He officiated his first varsity basketball game in red tennis shoes. It had all the makings of a Hall of Fame career for Martins Ferry's Warren Hood.
"I had worked a junior varsity game that afternoon at Shadyside and had to hustle and drive to Woodsfield for a varsity game that night," Hood recalled. "When I arrived, I discovered I had left my (black) shoes at home. How crazy was that? Working your very first varsity game in red tennis shoes."
Suffice to say, Hood got it right the ensuing years as one of the state's most highly regarded sports arbiters.
This June, Hood is being inducted into the OHSAA Officials Hall of Fame and joins a handful of other area referees and umpires to achieve such exemplary status.
"A totally enjoyable experience," Hood said of his 25 years in basketball and 27 in baseball. "To be recognized by your peers is very rewarding. Obviously, going into the Hall is the ultimate honor for an official or athlete."
As Hood indicates, the officiating fraternity is a close-knit one and results in years of unforgettable moments - not all of which prove memorable.
"It once cost me $2,000 to work a varsity game," Hood laughed. Headed to Skyvue to pick up the second half of a game halted weeks earlier by a power outage, Hood encountered hazardous conditions on the backroads of Monroe County.
"Driving to Skyvue is a challenge even in perfect weather," Hood reported. On this particular evening, it was bone-chilling cold and travel ill-advised.
Hood was closing in on then Skyvue High when his car began a frightful, out-of-control skid down a hilly grade. Unable to regain control, his car collided with another resulting in extensive damage. Fortunately, there were no serious injuries.
"Some fellow in a jeep ended up driving me to the high school and we resumed the game at 10:45 p.m.," Hood related.
"By the time, I had my car towed back to Belmont County and the damage repairs, I was out two grand. That was an expensive ball game - and it went double-overtime. (The losing) coach accused me of taking my wreck out on his team!"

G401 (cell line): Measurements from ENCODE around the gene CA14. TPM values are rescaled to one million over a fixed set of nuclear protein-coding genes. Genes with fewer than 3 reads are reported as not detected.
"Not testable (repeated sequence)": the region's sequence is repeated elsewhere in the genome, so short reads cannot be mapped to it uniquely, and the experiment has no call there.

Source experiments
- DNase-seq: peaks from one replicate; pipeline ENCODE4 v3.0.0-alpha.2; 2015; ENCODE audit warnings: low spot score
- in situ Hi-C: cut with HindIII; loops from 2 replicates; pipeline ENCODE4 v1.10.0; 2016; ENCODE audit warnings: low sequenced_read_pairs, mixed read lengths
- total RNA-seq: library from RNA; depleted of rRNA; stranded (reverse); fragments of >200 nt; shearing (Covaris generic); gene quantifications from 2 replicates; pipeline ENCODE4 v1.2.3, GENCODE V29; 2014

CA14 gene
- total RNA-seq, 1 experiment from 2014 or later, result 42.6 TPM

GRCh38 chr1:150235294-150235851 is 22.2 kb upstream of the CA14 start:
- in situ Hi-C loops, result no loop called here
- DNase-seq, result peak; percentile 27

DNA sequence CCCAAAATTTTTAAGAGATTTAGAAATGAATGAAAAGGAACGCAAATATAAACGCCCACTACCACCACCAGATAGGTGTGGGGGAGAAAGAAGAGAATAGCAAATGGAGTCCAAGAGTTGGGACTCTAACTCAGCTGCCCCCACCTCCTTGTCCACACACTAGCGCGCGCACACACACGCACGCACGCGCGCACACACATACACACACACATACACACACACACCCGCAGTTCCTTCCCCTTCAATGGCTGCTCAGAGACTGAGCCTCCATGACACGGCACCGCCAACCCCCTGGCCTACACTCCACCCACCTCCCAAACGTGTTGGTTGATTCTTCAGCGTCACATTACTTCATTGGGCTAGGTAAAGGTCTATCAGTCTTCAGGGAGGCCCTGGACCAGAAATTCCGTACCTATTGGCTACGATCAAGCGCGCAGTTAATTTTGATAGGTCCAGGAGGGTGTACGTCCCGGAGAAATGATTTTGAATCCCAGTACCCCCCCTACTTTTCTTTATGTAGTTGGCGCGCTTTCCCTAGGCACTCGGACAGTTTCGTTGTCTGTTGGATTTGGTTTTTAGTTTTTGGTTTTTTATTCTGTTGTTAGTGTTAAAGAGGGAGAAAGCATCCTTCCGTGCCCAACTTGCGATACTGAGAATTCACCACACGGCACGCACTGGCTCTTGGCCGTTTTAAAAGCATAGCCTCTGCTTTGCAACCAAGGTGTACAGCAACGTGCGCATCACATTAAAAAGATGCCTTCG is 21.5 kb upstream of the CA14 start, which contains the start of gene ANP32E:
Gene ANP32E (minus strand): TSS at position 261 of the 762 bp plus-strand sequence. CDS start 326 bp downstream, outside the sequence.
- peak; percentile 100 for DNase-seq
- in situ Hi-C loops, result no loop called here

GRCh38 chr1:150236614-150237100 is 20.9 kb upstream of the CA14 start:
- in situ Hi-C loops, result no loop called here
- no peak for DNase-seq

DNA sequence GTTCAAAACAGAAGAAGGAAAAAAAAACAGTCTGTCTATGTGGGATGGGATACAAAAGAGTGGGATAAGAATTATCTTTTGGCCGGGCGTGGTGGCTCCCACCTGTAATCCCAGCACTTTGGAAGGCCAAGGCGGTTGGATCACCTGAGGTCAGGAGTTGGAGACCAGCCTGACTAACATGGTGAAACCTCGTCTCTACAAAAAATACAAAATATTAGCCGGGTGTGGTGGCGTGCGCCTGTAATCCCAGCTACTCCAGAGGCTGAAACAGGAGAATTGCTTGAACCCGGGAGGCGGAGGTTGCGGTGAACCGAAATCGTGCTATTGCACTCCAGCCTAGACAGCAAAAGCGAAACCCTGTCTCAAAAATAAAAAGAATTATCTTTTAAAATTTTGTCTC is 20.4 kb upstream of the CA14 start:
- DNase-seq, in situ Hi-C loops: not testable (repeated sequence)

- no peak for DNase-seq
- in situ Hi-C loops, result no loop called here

Obviously, the majority of his career was incident free as Hood continued to grade out highly among fellow officials and administrators.
By the time Hood worked his final basketball game in March of 1994, he had been awarded 16 regional assignments.
During a 27-year tenure behind the plate and on the bases, Hood drew 24 regional and 12 state tournament assignments.
"I never really minded the travel. It just went with the territory. Besides, you always had opportunities to meet coaches and administrators across the state and develop lasting friendships," he reported.
It's not out of the question, Hood's younger brother, Jimmy, could one day work his way into the OHSAA Hall.
"Having a few opportunities to work games with Jimmy will always be special to me," Warren stressed.
The official induction ceremonies take place June 16 at the Columbus Airport Marriott Hotel.
Current members of the Officials HOF from the local area include: Mike Coyne, John Howell. Roger Levi and Andy Cross. Both Coyne and Levi remain active on the statewide hoop circuit.
Warren Hood is a Martins Ferry High and Ohio University graduate who serves as 'Voice of the Purple Riders' for home basketball games.
WHEN was the last time Ohio State, WVU and Pitt were not automatic locks for high NCAA Tournament seeds?
Thad Matta's Buckeyes, though all but out of contention for a No. 1 seed, will still rate highly come selection Sunday.
The same can't be said for Bob Huggins' Mountaineers and Jamie Dixon's Panthers. There is every possibility neither will be part of next month's madness - at least in terms of qualifying for the Big Dance.
Pitt is experiencing a near unimaginable horrendous season. WVU, meanwhile, appears more likely headed for NIT status. Huggins' quint has coughed up an alarming number of second half leads this winter, including Friday's at Morgantown where the Eers saw a 15-point margin over Marquette evaporate into a 61-60 loss....
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